Dance Band Encyclopaedia
Band Provider and Banjoist
Born: London, March 1st, 1888
Died: Clapham, 1971
William Stanley Greening was born in Kensington on 1st
March 1888. In September
1901 he entered the Royal Academy of Music having won an Ada Lewis
Scholarship and studied ‘cello with Herbert Walenn.
He also studied piano and composition at the Academy. Between
1907 and 1912 he was first ‘cello under Jimmy Glover at the Theatre
Royal, Drury Lane also playing principal ‘cello for the Bridlington
Municipal Symphony Orchestra just before the Great War.
In 1919 he played for Adrian Boult
for a season of the Diaghilev Ballet at the Empire Theatre,
Leicester Square. It
was probably around this time that he saw potential opportunities in the
field of popular music and took up playing the banjo and by 1923
becoming a bandleader and “provider”.
In the early Summer of 1924 he became a “provider” for recordings being made by the Crystalate Company for their Imperial and Mimosa labels, a position he maintained until the early 1930s, though latterly he was providing accompaniments only. Around the same time, he worked for Parlophone and is likely to have organised the sessions issued as by "The Marlborough Dance Orchestra". Much the same musicians made recordings for Winner as "Edison Bell Dance Orchestra". It has never been discovered who provided the band, but Stan Greening must be the prime candidate.
At the start of 1925, Stan began working for Columbia, providing studio dance bands and accompaniments for the Columbia and Regal labels. In this capacity he replaced English music composer Albert Ketelbey, whose interest in dance music was almost non existent. Greening's recordings were issued on Regal as "Corona Dance Orchestra", the name Regal had been using to cover any dance music, whatever the source. Prior to Greening's appointment, almost all of the Corona items recorded in Britain had be made by musicians from the Savoy Hotel, usually the Savoy Havana Band. On Columbia, the general purpose pseudonym was "Hannan Dance Band", but oddly enough, with only a couple of exceptions, the Hannan sides recorded in Britain were made by members of Jack Hylton's band; Hylton even sang on one title!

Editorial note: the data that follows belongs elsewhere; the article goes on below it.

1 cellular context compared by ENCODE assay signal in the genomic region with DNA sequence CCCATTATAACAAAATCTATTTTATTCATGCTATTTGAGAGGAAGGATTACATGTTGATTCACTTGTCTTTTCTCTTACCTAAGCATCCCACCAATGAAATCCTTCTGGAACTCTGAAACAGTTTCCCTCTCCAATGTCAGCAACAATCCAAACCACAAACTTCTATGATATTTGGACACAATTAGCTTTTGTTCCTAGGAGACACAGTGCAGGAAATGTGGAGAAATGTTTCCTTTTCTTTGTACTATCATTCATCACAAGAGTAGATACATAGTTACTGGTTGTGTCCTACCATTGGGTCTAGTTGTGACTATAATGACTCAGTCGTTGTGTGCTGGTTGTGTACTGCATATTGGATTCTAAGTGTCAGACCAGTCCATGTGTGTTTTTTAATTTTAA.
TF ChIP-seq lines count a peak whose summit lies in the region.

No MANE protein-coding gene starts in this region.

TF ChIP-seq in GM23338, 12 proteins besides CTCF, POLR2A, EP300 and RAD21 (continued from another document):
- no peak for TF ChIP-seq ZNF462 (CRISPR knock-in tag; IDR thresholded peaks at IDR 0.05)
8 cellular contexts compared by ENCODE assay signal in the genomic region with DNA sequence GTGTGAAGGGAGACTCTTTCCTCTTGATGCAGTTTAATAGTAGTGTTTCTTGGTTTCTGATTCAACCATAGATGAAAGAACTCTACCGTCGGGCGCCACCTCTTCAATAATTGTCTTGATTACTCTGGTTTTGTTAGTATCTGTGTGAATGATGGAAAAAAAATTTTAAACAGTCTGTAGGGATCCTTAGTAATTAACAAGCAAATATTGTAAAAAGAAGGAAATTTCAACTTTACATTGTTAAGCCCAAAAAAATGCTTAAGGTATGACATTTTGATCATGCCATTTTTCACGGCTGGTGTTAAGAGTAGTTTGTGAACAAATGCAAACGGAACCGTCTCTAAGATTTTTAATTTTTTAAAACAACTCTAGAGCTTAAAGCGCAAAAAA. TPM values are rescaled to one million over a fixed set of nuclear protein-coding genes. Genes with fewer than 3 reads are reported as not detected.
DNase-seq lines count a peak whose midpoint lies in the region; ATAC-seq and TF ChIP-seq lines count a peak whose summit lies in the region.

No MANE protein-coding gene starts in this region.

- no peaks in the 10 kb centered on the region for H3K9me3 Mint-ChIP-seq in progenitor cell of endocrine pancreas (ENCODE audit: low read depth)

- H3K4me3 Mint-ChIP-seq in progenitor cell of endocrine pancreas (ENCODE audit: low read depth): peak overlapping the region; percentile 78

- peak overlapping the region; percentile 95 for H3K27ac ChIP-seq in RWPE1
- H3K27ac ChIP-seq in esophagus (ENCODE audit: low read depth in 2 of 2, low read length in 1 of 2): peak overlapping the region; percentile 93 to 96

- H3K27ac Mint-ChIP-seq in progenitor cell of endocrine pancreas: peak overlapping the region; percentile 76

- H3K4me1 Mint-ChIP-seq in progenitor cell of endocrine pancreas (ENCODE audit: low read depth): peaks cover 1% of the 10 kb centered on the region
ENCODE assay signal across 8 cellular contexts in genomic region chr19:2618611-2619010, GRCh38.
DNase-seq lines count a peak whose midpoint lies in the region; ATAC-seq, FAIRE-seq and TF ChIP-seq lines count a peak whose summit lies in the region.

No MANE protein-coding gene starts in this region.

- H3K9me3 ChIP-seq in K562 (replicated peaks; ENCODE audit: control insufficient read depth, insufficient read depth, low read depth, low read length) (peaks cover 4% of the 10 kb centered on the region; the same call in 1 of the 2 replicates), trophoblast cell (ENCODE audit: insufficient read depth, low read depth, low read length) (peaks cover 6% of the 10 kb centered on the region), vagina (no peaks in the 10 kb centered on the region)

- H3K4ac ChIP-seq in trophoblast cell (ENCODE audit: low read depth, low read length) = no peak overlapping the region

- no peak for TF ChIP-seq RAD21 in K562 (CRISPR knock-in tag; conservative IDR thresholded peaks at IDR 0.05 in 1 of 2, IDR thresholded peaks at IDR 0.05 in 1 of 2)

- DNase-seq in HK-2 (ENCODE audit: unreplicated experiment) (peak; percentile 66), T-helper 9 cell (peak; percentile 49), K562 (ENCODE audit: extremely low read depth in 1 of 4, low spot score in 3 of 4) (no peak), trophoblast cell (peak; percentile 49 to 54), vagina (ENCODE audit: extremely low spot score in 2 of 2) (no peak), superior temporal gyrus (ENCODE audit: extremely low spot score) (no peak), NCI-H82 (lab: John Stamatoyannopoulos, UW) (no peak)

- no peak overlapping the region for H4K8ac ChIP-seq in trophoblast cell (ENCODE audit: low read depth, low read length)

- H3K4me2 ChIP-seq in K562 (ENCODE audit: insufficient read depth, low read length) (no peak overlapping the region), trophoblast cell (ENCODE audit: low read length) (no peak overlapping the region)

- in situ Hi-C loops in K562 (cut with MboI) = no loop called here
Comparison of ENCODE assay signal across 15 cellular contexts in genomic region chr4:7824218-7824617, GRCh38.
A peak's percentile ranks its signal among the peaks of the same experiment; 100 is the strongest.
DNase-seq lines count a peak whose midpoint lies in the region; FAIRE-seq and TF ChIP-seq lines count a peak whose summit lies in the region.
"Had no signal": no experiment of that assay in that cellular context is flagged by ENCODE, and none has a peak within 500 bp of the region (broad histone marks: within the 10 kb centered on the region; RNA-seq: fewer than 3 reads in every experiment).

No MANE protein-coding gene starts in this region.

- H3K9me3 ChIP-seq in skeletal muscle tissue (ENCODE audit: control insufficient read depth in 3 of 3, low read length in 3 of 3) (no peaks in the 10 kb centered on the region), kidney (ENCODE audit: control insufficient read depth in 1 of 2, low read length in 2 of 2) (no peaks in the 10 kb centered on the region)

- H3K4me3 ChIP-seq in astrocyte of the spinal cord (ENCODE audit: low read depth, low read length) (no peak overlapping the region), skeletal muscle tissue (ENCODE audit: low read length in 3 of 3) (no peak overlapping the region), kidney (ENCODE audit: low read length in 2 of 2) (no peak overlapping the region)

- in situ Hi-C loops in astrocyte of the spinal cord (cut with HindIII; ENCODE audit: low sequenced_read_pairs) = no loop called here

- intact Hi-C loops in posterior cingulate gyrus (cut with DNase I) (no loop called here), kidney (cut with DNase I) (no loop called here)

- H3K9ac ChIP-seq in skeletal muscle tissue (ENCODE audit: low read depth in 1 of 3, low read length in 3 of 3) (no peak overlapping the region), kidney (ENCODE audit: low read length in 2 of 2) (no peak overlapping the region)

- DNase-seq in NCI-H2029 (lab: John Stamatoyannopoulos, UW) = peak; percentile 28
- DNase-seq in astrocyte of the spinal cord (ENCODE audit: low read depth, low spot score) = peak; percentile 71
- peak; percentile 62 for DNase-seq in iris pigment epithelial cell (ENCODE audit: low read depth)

record companies which made use of Stan's services were Brunswick and
Duophone, though it seems he had a hard time getting payment from
Duophone and had to pay the band out of his own pocket when the company
went into liquidation. He also provided bands for HMV during 1926 -
1928, prior to Carroll Gibbons' appointment.
Greening’s system was simple, he gathered together a
group of musicians that were confident sight readers who would pay a
“retainer” in exchange for regular work for which they received
payment in the region of £2-£3 each per recording session.
Failure to provide an adequate deputy would result in the loss of
the retainer. Greening used a regular group of musicians over a period
of almost ten years. Some worked with him in theatre orchestras as their
regular work, others played in regular dance bands at supper-clubs and
West End hotels. The same
pool of musicians was drawn upon by two other “studio providers”
namely Nat Star at British Homophone (Homochord and Sterno Records) and
Wag Abbey (Pathe records). Harry Bidgood at Vocalion had similar ideas,
but generally used slightly different musicians.
Charles "Nat" Star (1887 - 1950) was a regular member of Stan Greening’s recording team playing clarinet and alto saxophone and in return Greening would play banjo on many of Star’s recordings for British Homophone. The pool of musicians was pretty consistent, though, unlike with Nat Star (who kept detailed diaries of the musicians on many sessions he directed), there are no detailed notes for each individual session.
The musicians Stan generally used were...
Bert Heath, Frank Biffo, Charles Mead. (1 or 2 used)
Bert Heath was in Australia between 1926 and 1928 (I'm
not sure of the exact dates).
In the late 1920’s Stan Greening worked out of two
offices one at 240 Clapham Rd and the second 12, Macclesfield St, just
off Shaftesbury Avenue. His
letter-head from the period is titled “The W.S.Greening Orchestras”
and boasts that they “Recorded on; Columbia, Duophone, HMV, Imperial,
Imperial Junior, Mimosa, Oliver, Parlophone, Regal and Winner”.